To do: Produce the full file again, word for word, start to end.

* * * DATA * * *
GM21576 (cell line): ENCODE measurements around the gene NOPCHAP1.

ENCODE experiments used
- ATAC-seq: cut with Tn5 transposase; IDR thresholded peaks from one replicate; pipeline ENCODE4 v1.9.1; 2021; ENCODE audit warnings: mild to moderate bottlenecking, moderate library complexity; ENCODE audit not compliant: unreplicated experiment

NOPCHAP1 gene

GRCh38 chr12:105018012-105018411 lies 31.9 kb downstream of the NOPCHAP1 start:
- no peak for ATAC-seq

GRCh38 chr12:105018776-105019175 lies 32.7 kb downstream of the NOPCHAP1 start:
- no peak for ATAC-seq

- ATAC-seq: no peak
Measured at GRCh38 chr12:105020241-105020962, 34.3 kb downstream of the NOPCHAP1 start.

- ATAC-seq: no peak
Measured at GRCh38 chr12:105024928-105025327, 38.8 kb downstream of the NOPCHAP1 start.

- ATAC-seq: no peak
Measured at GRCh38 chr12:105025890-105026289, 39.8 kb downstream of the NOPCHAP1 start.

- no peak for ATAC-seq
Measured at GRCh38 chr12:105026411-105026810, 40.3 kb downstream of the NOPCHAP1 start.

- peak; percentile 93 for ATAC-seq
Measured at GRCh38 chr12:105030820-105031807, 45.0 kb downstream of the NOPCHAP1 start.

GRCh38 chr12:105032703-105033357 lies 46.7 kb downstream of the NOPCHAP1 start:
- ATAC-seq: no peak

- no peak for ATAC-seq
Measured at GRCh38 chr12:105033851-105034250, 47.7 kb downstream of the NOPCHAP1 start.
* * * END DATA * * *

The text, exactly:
GM21576 (cell line): ENCODE measurements around the gene NOPCHAP1.

ENCODE experiments used
- ATAC-seq: cut with Tn5 transposase; IDR thresholded peaks from one replicate; pipeline ENCODE4 v1.9.1; 2021; ENCODE audit warnings: mild to moderate bottlenecking, moderate library complexity; ENCODE audit not compliant: unreplicated experiment

NOPCHAP1 gene

GRCh38 chr12:105018012-105018411 lies 31.9 kb downstream of the NOPCHAP1 start:
- no peak for ATAC-seq

GRCh38 chr12:105018776-105019175 lies 32.7 kb downstream of the NOPCHAP1 start:
- no peak for ATAC-seq

- ATAC-seq: no peak
Measured at GRCh38 chr12:105020241-105020962, 34.3 kb downstream of the NOPCHAP1 start.

- ATAC-seq: no peak
Measured at GRCh38 chr12:105024928-105025327, 38.8 kb downstream of the NOPCHAP1 start.

- ATAC-seq: no peak
Measured at GRCh38 chr12:105025890-105026289, 39.8 kb downstream of the NOPCHAP1 start.

- no peak for ATAC-seq
Measured at GRCh38 chr12:105026411-105026810, 40.3 kb downstream of the NOPCHAP1 start.

- peak; percentile 93 for ATAC-seq
Measured at GRCh38 chr12:105030820-105031807, 45.0 kb downstream of the NOPCHAP1 start.

GRCh38 chr12:105032703-105033357 lies 46.7 kb downstream of the NOPCHAP1 start:
- ATAC-seq: no peak

- no peak for ATAC-seq
Measured at GRCh38 chr12:105033851-105034250, 47.7 kb downstream of the NOPCHAP1 start.